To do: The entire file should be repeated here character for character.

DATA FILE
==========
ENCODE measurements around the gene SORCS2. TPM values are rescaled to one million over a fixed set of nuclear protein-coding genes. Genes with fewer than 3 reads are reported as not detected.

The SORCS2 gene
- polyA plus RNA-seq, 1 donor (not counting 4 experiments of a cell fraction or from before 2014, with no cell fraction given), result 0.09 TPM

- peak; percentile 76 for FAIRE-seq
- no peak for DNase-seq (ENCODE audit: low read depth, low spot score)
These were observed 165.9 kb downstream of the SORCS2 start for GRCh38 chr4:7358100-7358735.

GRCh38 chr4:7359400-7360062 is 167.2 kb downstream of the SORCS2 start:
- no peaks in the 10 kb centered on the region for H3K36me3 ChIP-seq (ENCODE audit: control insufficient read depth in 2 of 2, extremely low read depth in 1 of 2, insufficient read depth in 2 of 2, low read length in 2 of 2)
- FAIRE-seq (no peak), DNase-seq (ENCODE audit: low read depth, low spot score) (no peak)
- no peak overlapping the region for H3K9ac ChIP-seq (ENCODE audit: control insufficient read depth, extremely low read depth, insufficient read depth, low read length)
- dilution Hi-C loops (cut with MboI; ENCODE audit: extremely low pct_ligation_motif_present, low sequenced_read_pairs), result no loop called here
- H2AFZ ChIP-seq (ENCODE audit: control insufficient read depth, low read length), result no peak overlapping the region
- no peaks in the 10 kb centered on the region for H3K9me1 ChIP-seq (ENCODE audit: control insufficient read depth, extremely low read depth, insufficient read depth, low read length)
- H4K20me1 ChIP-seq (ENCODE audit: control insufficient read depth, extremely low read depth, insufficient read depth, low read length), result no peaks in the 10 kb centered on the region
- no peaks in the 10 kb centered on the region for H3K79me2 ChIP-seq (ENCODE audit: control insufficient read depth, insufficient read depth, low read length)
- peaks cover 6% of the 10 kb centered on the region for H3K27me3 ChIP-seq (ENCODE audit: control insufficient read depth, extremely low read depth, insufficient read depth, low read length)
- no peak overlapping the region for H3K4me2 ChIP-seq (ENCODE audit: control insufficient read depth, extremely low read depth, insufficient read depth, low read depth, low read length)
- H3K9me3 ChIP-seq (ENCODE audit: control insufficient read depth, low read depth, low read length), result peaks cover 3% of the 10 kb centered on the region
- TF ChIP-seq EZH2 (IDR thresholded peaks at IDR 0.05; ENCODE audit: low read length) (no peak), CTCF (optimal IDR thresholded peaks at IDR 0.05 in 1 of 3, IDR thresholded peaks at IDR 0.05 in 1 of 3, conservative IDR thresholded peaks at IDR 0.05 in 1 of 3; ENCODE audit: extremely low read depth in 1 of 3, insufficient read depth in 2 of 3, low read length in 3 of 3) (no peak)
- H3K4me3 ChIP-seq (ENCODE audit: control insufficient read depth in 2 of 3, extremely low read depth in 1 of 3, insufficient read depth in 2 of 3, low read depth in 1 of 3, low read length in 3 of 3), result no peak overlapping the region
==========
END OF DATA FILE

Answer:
ENCODE measurements around the gene SORCS2. TPM values are rescaled to one million over a fixed set of nuclear protein-coding genes. Genes with fewer than 3 reads are reported as not detected.

The SORCS2 gene
- polyA plus RNA-seq, 1 donor (not counting 4 experiments of a cell fraction or from before 2014, with no cell fraction given), result 0.09 TPM

- peak; percentile 76 for FAIRE-seq
- no peak for DNase-seq (ENCODE audit: low read depth, low spot score)
These were observed 165.9 kb downstream of the SORCS2 start for GRCh38 chr4:7358100-7358735.

GRCh38 chr4:7359400-7360062 is 167.2 kb downstream of the SORCS2 start:
- no peaks in the 10 kb centered on the region for H3K36me3 ChIP-seq (ENCODE audit: control insufficient read depth in 2 of 2, extremely low read depth in 1 of 2, insufficient read depth in 2 of 2, low read length in 2 of 2)
- FAIRE-seq (no peak), DNase-seq (ENCODE audit: low read depth, low spot score) (no peak)
- no peak overlapping the region for H3K9ac ChIP-seq (ENCODE audit: control insufficient read depth, extremely low read depth, insufficient read depth, low read length)
- dilution Hi-C loops (cut with MboI; ENCODE audit: extremely low pct_ligation_motif_present, low sequenced_read_pairs), result no loop called here
- H2AFZ ChIP-seq (ENCODE audit: control insufficient read depth, low read length), result no peak overlapping the region
- no peaks in the 10 kb centered on the region for H3K9me1 ChIP-seq (ENCODE audit: control insufficient read depth, extremely low read depth, insufficient read depth, low read length)
- H4K20me1 ChIP-seq (ENCODE audit: control insufficient read depth, extremely low read depth, insufficient read depth, low read length), result no peaks in the 10 kb centered on the region
- no peaks in the 10 kb centered on the region for H3K79me2 ChIP-seq (ENCODE audit: control insufficient read depth, insufficient read depth, low read length)
- peaks cover 6% of the 10 kb centered on the region for H3K27me3 ChIP-seq (ENCODE audit: control insufficient read depth, extremely low read depth, insufficient read depth, low read length)
- no peak overlapping the region for H3K4me2 ChIP-seq (ENCODE audit: control insufficient read depth, extremely low read depth, insufficient read depth, low read depth, low read length)
- H3K9me3 ChIP-seq (ENCODE audit: control insufficient read depth, low read depth, low read length), result peaks cover 3% of the 10 kb centered on the region
- TF ChIP-seq EZH2 (IDR thresholded peaks at IDR 0.05; ENCODE audit: low read length) (no peak), CTCF (optimal IDR thresholded peaks at IDR 0.05 in 1 of 3, IDR thresholded peaks at IDR 0.05 in 1 of 3, conservative IDR thresholded peaks at IDR 0.05 in 1 of 3; ENCODE audit: extremely low read depth in 1 of 3, insufficient read depth in 2 of 3, low read length in 3 of 3) (no peak)
- H3K4me3 ChIP-seq (ENCODE audit: control insufficient read depth in 2 of 3, extremely low read depth in 1 of 3, insufficient read depth in 2 of 3, low read depth in 1 of 3, low read length in 3 of 3), result no peak overlapping the region